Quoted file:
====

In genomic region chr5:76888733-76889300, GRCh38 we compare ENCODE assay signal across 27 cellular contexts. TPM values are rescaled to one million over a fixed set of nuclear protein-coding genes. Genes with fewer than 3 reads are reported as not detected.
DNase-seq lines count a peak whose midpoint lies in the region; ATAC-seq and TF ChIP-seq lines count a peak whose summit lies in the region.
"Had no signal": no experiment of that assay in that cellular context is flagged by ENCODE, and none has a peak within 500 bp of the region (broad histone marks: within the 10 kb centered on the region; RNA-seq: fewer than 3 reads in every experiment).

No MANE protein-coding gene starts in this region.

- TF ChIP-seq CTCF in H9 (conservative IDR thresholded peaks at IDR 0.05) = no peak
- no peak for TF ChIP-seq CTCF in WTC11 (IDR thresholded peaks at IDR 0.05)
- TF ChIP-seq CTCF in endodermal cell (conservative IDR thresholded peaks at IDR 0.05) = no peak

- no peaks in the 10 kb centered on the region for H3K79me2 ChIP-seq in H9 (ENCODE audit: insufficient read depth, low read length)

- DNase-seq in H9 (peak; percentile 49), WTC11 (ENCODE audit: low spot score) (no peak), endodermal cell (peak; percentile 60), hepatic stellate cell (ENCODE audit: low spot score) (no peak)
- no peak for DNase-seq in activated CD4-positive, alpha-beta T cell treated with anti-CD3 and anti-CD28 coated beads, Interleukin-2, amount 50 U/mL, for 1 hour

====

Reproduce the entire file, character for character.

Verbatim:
In genomic region chr5:76888733-76889300, GRCh38 we compare ENCODE assay signal across 27 cellular contexts. TPM values are rescaled to one million over a fixed set of nuclear protein-coding genes. Genes with fewer than 3 reads are reported as not detected.
DNase-seq lines count a peak whose midpoint lies in the region; ATAC-seq and TF ChIP-seq lines count a peak whose summit lies in the region.
"Had no signal": no experiment of that assay in that cellular context is flagged by ENCODE, and none has a peak within 500 bp of the region (broad histone marks: within the 10 kb centered on the region; RNA-seq: fewer than 3 reads in every experiment).

No MANE protein-coding gene starts in this region.

- TF ChIP-seq CTCF in H9 (conservative IDR thresholded peaks at IDR 0.05) = no peak
- no peak for TF ChIP-seq CTCF in WTC11 (IDR thresholded peaks at IDR 0.05)
- TF ChIP-seq CTCF in endodermal cell (conservative IDR thresholded peaks at IDR 0.05) = no peak

- no peaks in the 10 kb centered on the region for H3K79me2 ChIP-seq in H9 (ENCODE audit: insufficient read depth, low read length)

- DNase-seq in H9 (peak; percentile 49), WTC11 (ENCODE audit: low spot score) (no peak), endodermal cell (peak; percentile 60), hepatic stellate cell (ENCODE audit: low spot score) (no peak)
- no peak for DNase-seq in activated CD4-positive, alpha-beta T cell treated with anti-CD3 and anti-CD28 coated beads, Interleukin-2, amount 50 U/mL, for 1 hour